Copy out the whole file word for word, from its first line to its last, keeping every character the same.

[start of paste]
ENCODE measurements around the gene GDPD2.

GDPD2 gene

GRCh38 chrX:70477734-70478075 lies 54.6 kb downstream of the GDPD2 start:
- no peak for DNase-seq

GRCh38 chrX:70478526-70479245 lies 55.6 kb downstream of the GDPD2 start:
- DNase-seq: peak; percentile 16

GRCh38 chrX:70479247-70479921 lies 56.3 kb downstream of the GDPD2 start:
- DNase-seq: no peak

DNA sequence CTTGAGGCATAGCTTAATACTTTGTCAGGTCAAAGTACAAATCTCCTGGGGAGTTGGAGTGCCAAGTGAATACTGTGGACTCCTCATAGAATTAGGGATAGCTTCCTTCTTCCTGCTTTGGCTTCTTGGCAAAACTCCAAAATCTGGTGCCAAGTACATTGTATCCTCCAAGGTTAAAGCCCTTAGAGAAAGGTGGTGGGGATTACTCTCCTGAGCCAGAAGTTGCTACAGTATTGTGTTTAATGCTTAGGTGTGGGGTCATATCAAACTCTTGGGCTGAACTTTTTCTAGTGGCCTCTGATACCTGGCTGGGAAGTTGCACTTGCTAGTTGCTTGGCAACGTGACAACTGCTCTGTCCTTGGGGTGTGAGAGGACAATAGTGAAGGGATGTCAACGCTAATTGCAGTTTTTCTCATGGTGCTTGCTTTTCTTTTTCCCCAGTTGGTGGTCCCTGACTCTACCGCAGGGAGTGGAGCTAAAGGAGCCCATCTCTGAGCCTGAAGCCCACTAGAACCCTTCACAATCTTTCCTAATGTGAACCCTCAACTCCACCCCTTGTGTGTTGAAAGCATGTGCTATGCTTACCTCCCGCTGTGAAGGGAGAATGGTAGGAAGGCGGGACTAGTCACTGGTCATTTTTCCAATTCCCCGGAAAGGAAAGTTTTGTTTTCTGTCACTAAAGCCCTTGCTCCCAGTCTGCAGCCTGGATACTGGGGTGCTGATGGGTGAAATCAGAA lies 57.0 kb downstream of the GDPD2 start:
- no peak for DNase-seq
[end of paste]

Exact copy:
ENCODE measurements around the gene GDPD2.

GDPD2 gene

GRCh38 chrX:70477734-70478075 lies 54.6 kb downstream of the GDPD2 start:
- no peak for DNase-seq

GRCh38 chrX:70478526-70479245 lies 55.6 kb downstream of the GDPD2 start:
- DNase-seq: peak; percentile 16

GRCh38 chrX:70479247-70479921 lies 56.3 kb downstream of the GDPD2 start:
- DNase-seq: no peak

DNA sequence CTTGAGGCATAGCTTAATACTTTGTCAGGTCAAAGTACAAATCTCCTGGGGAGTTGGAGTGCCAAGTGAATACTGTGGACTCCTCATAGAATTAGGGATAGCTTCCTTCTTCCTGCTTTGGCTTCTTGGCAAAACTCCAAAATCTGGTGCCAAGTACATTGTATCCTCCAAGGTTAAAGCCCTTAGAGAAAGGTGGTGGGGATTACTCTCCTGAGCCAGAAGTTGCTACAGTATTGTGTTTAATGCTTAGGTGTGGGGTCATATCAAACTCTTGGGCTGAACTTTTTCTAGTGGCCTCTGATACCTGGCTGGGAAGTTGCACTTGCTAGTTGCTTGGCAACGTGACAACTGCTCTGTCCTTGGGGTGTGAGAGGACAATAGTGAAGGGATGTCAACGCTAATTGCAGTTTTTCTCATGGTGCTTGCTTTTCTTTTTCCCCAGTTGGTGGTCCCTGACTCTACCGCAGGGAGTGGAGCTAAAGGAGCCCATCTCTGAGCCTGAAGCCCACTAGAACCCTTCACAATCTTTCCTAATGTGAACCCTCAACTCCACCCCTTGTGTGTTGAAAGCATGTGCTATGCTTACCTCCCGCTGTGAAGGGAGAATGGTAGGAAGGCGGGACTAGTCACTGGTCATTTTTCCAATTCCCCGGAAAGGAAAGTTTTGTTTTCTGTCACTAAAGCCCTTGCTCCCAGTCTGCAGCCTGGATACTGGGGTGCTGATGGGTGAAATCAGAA lies 57.0 kb downstream of the GDPD2 start:
- no peak for DNase-seq